While US and Western economies have been crippled by the coronavirus, Asian and Chinese economies quickly rebounded and are poised to continue recovering toward their pre-COVID levels of rapid growth. If the US continues to cycle through lockdowns, panics, and aborted attempts at recovery, the trendlines pointing toward Asian economies overtaking the US-led West may have to be revised; it may now take only a few years rather than a few decades.
Compounding Washington’s and Wall Street’s problems is the fact that the Western alliance, the bedrock of American hegemony, is fracturing. The Trump regime has worked overtime to alienate allies as well as adversaries, and the results were recently put on display at the United Nations Security Council: “Iran sanctions: nearly all UN security council unites against ‘unpleasant’ US” announced the Guardian headline, a situation other media correctly described as an “unprecedented defeat” for an “illegal” US attempt to impose its will on the world. Never before in history had the world slapped Uncle Sam’s face so fearlessly—and the loss of American soft power due to Washington’s coronavirus bungling undoubtedly played a role.
Various factors, including COVID-triggered economic devastation, red-vs-blue and police-vs-protestors fractiousness, and increasingly visible high-level corruption (Jeffrey Epstein) have combined to reveal the true scope of American imperial decadence. Increasingly, the world views the US hegemon not with fear and awe, but with pity and disgust.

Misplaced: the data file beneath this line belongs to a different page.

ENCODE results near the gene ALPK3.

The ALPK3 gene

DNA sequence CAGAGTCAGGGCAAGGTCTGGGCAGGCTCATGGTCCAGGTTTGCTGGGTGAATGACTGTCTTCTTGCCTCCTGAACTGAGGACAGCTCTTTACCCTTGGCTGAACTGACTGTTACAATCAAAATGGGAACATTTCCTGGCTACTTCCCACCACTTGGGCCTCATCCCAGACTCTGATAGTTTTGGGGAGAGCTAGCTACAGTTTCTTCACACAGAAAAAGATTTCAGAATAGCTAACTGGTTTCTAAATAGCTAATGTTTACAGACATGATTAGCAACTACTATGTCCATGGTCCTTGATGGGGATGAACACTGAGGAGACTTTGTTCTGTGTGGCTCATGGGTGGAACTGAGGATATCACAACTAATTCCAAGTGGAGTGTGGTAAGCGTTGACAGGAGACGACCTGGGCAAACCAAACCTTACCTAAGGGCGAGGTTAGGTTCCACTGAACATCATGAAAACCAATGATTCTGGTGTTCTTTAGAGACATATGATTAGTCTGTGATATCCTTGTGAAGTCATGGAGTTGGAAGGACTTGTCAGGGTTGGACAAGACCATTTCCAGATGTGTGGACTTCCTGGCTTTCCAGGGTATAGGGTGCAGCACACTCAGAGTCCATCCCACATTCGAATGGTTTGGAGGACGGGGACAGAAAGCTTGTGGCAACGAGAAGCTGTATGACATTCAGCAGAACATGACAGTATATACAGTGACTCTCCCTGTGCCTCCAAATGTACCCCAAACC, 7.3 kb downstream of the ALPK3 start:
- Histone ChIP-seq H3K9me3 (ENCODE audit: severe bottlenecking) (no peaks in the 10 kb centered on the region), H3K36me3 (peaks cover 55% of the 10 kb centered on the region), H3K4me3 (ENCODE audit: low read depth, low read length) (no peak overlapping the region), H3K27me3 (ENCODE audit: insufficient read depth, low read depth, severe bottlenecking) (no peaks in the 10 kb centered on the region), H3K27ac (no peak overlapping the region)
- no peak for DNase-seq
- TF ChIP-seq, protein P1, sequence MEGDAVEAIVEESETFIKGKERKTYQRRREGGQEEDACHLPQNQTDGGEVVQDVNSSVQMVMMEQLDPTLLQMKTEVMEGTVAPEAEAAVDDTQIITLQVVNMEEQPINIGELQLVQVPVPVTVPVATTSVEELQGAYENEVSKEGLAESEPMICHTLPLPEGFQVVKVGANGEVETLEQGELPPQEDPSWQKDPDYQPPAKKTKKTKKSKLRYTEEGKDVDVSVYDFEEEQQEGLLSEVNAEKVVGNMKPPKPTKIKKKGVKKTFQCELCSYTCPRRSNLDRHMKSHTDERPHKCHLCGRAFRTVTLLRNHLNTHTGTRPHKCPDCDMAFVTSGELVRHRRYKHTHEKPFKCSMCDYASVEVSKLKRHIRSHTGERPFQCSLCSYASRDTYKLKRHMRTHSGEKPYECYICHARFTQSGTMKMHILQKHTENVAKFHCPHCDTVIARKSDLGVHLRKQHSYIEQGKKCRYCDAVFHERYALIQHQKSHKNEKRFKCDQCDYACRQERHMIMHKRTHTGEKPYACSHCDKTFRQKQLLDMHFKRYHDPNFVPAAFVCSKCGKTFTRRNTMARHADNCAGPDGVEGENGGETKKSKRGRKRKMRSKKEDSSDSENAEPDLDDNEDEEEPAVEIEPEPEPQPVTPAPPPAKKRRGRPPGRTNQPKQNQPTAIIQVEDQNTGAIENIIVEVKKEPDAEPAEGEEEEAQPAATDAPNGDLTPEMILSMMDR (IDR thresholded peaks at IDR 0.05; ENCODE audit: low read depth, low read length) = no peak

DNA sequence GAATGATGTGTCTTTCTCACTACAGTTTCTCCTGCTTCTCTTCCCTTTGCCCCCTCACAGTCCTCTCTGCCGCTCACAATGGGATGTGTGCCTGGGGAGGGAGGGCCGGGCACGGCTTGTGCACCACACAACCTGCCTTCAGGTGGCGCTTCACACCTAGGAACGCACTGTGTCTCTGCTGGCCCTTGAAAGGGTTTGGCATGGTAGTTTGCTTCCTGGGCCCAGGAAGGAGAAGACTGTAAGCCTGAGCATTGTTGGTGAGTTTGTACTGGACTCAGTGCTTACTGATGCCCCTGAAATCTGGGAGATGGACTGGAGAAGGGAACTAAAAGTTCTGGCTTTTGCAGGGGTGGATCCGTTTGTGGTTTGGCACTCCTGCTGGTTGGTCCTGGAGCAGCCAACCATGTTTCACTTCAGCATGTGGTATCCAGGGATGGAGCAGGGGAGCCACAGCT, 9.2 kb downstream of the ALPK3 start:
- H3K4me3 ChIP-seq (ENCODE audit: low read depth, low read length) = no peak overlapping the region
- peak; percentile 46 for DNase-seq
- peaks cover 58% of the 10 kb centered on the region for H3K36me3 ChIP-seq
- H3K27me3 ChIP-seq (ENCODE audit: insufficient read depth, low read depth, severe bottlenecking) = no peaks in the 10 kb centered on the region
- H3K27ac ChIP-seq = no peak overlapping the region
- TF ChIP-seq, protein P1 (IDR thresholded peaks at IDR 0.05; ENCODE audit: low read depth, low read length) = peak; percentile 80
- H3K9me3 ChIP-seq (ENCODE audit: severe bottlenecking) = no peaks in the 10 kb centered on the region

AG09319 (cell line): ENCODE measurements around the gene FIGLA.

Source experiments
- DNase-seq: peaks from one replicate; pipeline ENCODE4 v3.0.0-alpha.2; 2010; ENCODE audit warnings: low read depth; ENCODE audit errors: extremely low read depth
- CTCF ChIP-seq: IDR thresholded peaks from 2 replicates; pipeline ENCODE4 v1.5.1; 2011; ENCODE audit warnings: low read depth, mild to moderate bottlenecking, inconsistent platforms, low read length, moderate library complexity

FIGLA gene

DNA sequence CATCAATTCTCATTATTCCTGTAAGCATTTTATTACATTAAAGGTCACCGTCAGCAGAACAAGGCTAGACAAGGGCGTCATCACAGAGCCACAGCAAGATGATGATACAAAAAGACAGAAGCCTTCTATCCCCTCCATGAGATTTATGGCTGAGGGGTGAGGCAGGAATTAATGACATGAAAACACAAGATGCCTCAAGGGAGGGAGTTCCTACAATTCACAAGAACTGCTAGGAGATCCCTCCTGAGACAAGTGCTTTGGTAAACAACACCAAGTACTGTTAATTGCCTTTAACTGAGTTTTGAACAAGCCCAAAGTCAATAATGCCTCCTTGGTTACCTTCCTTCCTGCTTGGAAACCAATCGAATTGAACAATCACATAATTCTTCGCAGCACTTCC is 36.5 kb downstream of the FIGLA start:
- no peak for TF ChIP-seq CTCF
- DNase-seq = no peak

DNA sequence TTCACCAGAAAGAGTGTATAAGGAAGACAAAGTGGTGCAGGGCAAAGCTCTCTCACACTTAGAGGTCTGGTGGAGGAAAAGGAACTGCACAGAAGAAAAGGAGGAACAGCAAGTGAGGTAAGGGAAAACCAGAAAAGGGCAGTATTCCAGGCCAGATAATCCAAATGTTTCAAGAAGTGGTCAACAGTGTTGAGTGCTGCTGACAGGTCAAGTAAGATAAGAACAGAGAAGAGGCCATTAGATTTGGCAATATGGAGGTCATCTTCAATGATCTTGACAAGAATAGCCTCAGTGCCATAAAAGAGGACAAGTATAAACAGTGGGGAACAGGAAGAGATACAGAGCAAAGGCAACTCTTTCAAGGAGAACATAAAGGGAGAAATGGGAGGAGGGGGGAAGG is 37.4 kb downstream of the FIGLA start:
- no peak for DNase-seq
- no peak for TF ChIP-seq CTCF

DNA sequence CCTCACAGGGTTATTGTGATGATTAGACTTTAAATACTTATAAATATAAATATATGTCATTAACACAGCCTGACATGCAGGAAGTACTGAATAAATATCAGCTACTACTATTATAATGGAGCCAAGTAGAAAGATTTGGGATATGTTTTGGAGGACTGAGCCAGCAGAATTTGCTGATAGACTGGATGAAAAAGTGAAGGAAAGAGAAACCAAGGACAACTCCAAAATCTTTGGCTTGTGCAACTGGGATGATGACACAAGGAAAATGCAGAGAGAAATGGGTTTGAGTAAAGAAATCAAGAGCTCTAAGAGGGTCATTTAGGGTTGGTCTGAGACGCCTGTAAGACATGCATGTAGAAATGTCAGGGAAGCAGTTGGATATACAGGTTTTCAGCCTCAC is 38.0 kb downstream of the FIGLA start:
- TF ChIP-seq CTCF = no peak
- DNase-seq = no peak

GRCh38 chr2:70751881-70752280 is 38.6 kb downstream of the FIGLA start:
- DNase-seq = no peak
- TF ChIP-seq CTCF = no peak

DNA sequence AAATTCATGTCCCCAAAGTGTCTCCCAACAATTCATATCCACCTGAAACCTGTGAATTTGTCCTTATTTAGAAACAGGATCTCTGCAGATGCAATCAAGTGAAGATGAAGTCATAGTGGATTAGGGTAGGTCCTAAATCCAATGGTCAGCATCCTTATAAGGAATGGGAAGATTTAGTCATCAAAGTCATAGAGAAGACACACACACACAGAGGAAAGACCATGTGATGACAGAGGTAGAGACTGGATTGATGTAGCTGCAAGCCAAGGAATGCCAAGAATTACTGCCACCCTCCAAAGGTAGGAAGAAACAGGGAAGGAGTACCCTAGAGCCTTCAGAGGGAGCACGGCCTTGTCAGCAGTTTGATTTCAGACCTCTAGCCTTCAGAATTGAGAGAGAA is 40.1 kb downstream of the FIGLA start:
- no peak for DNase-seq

Additionally, COVID has exposed the bankruptcy of US-led neoliberalism and the liberal school of secular humanist thought upon which it is based. Political liberalism is an every-man-for-himself philosophy: Forget about forging any collective agreement about God and the good, and instead let each individual pursue happiness in whichever way he or she chooses. Unfortunately, the lowest-common-denominator pursuit of happiness tends toward materialism and corruption. It encourages the lower nafs and fails to nourish the soul and spirit. Inevitably, a liberal society must follow the path toward collapse charted in Ibn Khaldoun’s Muqaddimah: decadent, depraved, and fractious, it implodes and gives way to a new polity held together by asabiyyah, or social solidarity based on a sense of shared purpose.
American neoliberalism has failed to meet the COVID challenge, in part because liberalism-sapped Americans are no longer capable of uniting to sacrifice for any larger collective purpose. In contrast, Chinese socialist-capitalist Confucianism, despite being ultimately just nationalist “confusionism,” has at least temporarily succeed in uniting China behind the collective purpose of material improvement in general, and stopping COVID in particular.
Meanwhile Islam, the culmination of monotheism, awaits its turn to return to the front of the world stage by uniting people behind the collective purpose of worshipping and submitting to Allah (swt). Though the pattern is unmistakable—materialist and/or idolatrous civilizations eventually collapse into picturesque ruins—the details and timetable of the collapse of the modern materialistic civilization of the one-eyed Dajjal, who sees only with the material eye but is blind to the spiritual, remain to be seen.